Archives for the tag: community

For nearly a decade, Atlassian customers from around the globe have come together to network, learn, and share ideas at local user groups. Today more than 10,000 people participate in Atlassian user groups, in over 25 countries. The ever-growing popularity of Atlassian User Groups speaks to the power of shared knowledge and best practices, as well as to the fun of the Atlassian community. Want to join in the awesome? Here are the essential deets about the world of Atlassian user groups and five things we think you'll love about them.

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Diversity in our call for speakers at Atlassian Summit 2016

Preparations are well underway for Atlassian Summit 2016, our annual user conference. Our call for speakers is currently open, and we're excited to welcome speakers with a range of experience and subject matter expertise to apply for one of our 7 tracks. We're also excited this year to announce that we've re-vamped our speaker selection process, which we think will help us create the strongest, most diverse Summit lineup yet.

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On November 18th, twelve Atlassians from across the globe met in Phnom Penh to participate in our annual trek with Room to Read, an organization dedicated to breaking the poverty cycle through the power of education. Their focus is on improving literacy and gender equality in education throughout Asia and Africa.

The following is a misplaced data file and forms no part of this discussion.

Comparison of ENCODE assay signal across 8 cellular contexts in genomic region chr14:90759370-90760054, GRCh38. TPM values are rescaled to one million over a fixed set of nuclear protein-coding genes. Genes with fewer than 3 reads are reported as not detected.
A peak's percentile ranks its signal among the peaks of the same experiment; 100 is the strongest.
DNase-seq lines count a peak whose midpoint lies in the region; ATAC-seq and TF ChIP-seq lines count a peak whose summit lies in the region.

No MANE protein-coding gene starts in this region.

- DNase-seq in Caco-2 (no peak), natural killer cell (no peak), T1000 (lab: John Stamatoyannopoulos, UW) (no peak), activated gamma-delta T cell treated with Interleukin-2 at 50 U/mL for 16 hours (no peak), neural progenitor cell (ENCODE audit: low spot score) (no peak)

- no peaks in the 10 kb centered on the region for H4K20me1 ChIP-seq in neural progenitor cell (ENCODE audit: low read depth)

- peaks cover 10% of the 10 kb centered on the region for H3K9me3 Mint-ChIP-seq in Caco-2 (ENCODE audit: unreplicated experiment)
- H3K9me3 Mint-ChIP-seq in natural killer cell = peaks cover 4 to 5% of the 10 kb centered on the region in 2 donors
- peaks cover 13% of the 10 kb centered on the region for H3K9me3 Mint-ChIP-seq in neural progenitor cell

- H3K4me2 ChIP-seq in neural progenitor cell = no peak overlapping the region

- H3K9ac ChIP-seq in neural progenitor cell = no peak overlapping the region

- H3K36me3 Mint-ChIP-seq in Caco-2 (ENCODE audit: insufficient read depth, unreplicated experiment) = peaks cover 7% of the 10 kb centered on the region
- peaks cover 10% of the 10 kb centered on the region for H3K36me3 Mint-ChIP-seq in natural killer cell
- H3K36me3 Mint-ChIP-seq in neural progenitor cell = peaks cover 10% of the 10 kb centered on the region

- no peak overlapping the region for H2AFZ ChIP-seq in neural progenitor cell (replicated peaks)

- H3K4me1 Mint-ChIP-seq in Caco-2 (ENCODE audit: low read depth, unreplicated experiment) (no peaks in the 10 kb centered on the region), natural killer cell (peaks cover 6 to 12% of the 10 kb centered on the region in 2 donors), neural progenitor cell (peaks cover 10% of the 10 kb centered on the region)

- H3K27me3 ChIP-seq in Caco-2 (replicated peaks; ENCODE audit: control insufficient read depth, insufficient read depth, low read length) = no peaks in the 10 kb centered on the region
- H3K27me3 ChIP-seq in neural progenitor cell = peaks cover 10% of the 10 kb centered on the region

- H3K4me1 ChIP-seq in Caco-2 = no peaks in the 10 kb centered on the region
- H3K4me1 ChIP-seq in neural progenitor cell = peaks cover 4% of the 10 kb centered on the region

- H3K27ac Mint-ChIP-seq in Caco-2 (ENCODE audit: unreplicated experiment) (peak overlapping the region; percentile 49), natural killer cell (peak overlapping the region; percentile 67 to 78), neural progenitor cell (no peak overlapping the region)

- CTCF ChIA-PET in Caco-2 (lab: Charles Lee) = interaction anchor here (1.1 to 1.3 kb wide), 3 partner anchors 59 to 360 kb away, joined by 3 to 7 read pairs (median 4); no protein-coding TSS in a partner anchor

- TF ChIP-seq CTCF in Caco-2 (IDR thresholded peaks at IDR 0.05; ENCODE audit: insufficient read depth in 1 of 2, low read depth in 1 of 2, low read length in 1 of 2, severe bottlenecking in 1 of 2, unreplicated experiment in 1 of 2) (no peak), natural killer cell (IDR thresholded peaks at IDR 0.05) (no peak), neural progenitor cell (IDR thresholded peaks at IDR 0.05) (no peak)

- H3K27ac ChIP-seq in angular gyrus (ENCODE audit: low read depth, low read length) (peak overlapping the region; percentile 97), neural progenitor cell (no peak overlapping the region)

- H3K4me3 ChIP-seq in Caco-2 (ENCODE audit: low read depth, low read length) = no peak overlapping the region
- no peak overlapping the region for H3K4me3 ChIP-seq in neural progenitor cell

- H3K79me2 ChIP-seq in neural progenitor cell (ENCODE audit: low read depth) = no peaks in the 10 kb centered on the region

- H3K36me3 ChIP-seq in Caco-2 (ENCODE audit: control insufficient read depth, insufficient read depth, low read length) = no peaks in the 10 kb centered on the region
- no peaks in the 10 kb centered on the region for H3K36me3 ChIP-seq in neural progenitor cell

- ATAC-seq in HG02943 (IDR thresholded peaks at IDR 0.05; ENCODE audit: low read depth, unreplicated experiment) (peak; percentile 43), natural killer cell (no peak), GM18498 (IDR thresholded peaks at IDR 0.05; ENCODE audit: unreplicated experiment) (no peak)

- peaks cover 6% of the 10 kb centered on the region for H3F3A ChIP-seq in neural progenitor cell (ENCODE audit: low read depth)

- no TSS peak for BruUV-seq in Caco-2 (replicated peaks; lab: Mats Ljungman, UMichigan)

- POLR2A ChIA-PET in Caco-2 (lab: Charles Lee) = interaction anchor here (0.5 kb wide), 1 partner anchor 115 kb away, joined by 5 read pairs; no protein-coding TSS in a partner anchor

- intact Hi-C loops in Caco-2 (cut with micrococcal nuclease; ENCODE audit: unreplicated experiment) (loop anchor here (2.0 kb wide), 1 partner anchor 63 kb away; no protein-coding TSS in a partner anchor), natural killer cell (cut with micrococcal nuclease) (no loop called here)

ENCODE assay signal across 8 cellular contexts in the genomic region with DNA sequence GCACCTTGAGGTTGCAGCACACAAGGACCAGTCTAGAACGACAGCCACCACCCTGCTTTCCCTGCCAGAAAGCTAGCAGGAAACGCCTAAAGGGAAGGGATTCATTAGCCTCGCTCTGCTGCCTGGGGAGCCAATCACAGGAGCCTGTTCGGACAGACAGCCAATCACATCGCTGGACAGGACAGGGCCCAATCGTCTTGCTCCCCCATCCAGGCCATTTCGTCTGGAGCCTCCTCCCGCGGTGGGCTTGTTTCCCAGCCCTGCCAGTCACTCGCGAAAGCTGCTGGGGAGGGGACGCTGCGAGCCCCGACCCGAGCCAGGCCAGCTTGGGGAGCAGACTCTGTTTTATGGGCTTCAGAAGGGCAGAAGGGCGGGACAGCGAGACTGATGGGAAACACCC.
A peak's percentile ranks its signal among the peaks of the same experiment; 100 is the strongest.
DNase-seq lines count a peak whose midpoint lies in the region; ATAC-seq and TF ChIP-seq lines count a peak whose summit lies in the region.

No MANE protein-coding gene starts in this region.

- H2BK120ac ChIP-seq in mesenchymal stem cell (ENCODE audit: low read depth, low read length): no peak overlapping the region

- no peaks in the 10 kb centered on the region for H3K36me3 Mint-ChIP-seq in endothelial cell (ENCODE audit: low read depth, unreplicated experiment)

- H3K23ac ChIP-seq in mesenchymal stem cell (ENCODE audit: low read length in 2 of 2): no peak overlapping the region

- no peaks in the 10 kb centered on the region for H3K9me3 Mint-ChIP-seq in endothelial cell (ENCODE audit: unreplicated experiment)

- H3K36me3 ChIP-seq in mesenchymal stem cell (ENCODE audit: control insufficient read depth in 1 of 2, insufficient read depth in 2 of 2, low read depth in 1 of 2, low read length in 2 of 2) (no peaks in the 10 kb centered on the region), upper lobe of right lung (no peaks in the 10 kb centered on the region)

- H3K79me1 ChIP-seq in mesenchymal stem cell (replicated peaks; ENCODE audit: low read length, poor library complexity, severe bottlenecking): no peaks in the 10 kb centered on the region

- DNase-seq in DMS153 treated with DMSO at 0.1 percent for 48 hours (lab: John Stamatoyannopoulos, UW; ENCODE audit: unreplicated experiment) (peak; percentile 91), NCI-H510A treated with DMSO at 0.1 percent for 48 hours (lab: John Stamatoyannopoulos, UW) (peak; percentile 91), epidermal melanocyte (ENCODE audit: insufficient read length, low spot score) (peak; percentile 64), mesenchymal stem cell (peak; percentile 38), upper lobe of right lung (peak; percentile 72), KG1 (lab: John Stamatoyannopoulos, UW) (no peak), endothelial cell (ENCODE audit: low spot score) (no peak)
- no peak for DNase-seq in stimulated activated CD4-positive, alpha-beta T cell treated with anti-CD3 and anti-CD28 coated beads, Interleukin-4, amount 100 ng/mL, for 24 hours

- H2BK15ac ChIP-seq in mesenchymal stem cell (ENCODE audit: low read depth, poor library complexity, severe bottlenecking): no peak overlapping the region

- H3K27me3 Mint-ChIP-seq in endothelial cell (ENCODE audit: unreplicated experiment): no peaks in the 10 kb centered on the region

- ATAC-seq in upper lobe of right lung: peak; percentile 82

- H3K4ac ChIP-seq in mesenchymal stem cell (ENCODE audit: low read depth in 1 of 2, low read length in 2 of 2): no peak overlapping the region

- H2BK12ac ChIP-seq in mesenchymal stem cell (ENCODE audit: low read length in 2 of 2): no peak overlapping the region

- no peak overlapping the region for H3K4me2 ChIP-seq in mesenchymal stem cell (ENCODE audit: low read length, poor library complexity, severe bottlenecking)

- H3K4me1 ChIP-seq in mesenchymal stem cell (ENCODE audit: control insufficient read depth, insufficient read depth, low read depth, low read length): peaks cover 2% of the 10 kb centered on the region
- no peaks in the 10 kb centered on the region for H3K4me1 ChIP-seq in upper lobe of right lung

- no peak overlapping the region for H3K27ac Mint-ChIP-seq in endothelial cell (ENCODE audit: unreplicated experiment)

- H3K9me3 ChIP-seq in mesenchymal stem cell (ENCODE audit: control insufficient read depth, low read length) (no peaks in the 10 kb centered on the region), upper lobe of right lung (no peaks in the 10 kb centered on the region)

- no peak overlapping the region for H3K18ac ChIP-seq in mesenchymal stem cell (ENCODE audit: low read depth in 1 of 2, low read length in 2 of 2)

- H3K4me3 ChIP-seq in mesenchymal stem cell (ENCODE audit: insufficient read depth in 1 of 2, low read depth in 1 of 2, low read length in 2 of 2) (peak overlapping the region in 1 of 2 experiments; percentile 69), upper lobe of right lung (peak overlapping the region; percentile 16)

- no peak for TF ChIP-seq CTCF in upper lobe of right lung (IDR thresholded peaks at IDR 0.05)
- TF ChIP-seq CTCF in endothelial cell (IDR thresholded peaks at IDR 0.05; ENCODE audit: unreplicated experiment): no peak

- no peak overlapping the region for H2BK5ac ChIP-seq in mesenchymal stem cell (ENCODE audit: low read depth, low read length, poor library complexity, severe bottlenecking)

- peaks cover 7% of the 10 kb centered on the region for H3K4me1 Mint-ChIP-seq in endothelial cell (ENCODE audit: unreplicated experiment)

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5 Steps to launching a thriving Q&A Community

This article is for people wanting to deploy an internal question and answer community for employee knowledge sharing. Enterprise Q&A communities are growing in popularity as companies are replacing forums, bulletin boards, and mailing lists with a more natural question and answer format popularized by sites like Quora and Stack Overflow. Imagine having a self-governing community of engaged employees answering each others' questions, solving problems, and sharing new ideas! Launching

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3 steps to ease external collaboration tension

Information is power. When everyone's priorities are clear, we can make better decisions for our project and the organization as a whole.  Once upon an time at an old job, I needed a considerable amount of the IT group's time to help me get a new CRM server up and running for my project. I often got the answer: "Wait." but I never knew why. Deadlines were looming, and it was becoming hard to explain to my stakeholders why things were delayed. I didn't know what priorities were trumping me, or if

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